Exploring The Space Beyond Borders

When Anousheh Ansari was seven years old, she drew a photo of a rocket flying through space and set her eyes on exploring outer space being astronaut. There was no space program in Iran at the time and the chances of Ansari becoming an astronaut were slim.

“I like to prove people wrong,” said Anousheh Ansari on stage at the 2019 Resnick Aspen Action Forum. On September 18, 2006, Ansari became the world’s first female private space explorer to travel and stay onboard the International Space Station for over a week. Ansari, a Middle East Leadership Initiative Fellow at the Aspen Institute, shared her passion for exploring beyond borders and cultivating leaders that are not afraid to push boundaries.

“This is the gift we have as human beings — we imagine it and build it. We imagine things that do not exist; we invent them.” @AnoushehAnsari discusses fulfilling her childhood dream of space travel at the Resnick @AspenAction Forum: https://t.co/O2dVobkR3L #AspenAction pic.twitter.com/x4KRGl0qsN

— The Aspen Institute (@AspenInstitute) July 25, 2019

While in space, Ansari recalled looking out the window of the Space Station to see planet Earth. “You don’t any see lines. You don’t see any borders. There is nothing that divides us. It’s all in our head, and if we can see the world through this lens…it is transformational,” she said.

As the world continues to innovate and technology advances to allow for things like gene editing and advanced military equipment, Ansari emphasized the importance of values and ethical decision-making while developing new technology. The hard truth is that technology will continue to advance and it is important to understand the impact that technological advances can have –– for better or for worse.

Ansari closed her talk reminding the audience that everyone has a responsibility to use and create technology for good.  “We have to have courage to ask the hard questions, not to be satisfied with the status quo, not to be satisfied with the answers that people expect from us, but to push those boundaries…and be able to come up with answers that will benefit humanity,” she said.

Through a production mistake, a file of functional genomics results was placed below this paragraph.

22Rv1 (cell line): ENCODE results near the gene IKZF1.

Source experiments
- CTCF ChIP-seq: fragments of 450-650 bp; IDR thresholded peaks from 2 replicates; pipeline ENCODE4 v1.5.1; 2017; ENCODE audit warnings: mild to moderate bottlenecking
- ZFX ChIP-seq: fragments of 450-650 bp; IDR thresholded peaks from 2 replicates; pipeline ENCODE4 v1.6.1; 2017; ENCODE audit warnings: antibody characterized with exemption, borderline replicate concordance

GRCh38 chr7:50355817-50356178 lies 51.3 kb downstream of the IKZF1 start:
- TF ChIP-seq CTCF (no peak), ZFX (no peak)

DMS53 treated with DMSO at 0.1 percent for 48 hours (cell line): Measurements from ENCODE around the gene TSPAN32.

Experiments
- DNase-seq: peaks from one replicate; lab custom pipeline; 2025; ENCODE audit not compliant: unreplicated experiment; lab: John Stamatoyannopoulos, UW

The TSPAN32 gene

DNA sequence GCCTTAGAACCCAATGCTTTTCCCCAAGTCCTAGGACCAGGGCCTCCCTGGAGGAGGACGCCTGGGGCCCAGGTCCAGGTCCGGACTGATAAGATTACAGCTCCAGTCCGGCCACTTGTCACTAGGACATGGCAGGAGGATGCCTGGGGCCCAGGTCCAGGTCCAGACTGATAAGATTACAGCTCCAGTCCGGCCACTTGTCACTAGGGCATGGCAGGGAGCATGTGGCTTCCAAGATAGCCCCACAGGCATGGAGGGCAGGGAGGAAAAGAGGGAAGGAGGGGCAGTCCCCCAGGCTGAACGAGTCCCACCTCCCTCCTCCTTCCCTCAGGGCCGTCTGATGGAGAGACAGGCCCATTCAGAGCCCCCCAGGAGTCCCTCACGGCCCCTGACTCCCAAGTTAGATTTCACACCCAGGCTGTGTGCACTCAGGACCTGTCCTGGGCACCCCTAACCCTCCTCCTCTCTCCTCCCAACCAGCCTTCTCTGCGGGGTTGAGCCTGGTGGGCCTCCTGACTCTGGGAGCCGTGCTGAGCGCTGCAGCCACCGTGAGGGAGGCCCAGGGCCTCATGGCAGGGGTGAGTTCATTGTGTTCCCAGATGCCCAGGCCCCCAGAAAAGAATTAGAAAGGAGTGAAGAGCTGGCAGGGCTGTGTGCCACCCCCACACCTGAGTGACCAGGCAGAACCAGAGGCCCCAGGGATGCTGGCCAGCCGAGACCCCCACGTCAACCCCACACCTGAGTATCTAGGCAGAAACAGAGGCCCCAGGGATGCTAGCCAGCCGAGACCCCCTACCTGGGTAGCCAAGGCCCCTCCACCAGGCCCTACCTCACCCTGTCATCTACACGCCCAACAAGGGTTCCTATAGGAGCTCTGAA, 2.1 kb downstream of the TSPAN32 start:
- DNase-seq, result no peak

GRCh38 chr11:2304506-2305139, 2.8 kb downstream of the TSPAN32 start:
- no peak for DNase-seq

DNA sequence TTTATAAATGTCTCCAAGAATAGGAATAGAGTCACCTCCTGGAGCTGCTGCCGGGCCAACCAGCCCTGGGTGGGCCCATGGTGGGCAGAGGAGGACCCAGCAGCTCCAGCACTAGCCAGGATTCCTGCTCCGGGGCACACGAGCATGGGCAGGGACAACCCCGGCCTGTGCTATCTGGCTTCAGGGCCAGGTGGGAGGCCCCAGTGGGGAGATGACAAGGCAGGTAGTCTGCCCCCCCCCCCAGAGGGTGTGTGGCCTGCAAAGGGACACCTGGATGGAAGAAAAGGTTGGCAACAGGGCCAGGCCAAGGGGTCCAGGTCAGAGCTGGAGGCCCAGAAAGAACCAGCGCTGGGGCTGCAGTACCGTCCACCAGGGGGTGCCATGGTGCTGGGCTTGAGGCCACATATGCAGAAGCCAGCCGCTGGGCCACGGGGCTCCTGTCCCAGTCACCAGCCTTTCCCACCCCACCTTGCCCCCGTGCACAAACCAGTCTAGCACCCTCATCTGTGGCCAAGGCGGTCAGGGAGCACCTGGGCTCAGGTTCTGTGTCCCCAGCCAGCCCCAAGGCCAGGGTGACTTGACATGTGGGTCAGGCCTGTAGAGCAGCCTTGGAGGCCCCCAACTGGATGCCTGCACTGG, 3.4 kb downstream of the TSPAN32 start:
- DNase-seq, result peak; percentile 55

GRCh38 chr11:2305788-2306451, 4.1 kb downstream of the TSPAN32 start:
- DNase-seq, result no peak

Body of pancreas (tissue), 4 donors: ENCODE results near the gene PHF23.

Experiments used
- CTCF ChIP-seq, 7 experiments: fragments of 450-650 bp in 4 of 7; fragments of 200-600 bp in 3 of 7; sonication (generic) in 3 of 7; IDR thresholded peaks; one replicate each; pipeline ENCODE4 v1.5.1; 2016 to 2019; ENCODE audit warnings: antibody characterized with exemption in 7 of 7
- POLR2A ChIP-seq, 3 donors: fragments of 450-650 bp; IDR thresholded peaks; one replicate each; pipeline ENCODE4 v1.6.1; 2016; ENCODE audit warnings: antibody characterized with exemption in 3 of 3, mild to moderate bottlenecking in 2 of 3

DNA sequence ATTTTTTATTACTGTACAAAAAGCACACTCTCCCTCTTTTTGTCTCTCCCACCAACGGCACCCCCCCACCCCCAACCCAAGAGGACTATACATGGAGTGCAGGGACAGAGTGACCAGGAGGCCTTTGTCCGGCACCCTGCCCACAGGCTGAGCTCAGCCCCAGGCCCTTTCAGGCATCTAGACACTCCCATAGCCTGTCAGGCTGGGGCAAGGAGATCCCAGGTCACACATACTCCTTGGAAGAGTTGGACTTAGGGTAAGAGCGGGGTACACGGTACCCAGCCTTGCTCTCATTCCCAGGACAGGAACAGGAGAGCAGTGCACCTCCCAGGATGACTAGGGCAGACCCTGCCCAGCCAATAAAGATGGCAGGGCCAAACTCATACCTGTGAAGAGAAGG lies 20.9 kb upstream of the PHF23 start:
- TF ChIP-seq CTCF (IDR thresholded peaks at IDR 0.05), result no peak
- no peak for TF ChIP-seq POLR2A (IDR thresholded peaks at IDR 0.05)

Following Ansari’s talk, Jane Sun and David Rubenstein took the stage to discuss Jane’s successful career path and how she continues to discover and challenge borders. Sun is the CEO of Ctrip.com, the largest online travel agency in China, and a Fellow of the China Fellowship Program.

Sun talked about the opportunities that opened up as she pursued her education. “My generation was so fortunate because when I went to elementary school, the Cultural Revolution ended,” she said. Sun talked about pursuing her studies in the United States and how her professors opened up their homes for her while she was studying in the US to help her afford the education. Sun spoke about her professors and their generosity. She noted that the only thing they asked for in return was to pay the good deed forward. As a result, Sun established a scholarship that helps international students receive an education and named it after the professors.

During the one-child policy era in China, Jane Sun would pay her employee’s fees when they had more than one child. Now, she covers the costs for her employees who want to freeze their eggs: https://t.co/7OrfSxAjmG #AspenAction pic.twitter.com/hIUxExk6AM

— The Aspen Institute (@AspenInstitute) July 25, 2019

As the only woman running an internet-related company in China, Sun has built Ctrip.com into what it is today. She spoke about her vision to bring people together through travel and how it can promote positive cultural exchanges. She also talked about Ctrip.com’s choice to take a stand against China’s one-child policy. While the policy was in effect, Ctrip.com would pay the penalty for any employee that had more than one child. Now, the one-child policy is no longer in effect; however, Sun continues to support employees –– especially women –– by paying for oocyte cryopreservation, or egg freezing. The company benefit, Sun explained, allows women to map out opportunities like education while still having the option of raising a family later in life.

One thing is clear, both of the women that took the stage at the 2019 Resnick Aspen Action Forum have dedicated their lives to exploring the frontier of human compassion and the space beyond the borders that society builds around us.

Posted by Phil Javellana on Aug 1, 2019 9:44 AM America/Denver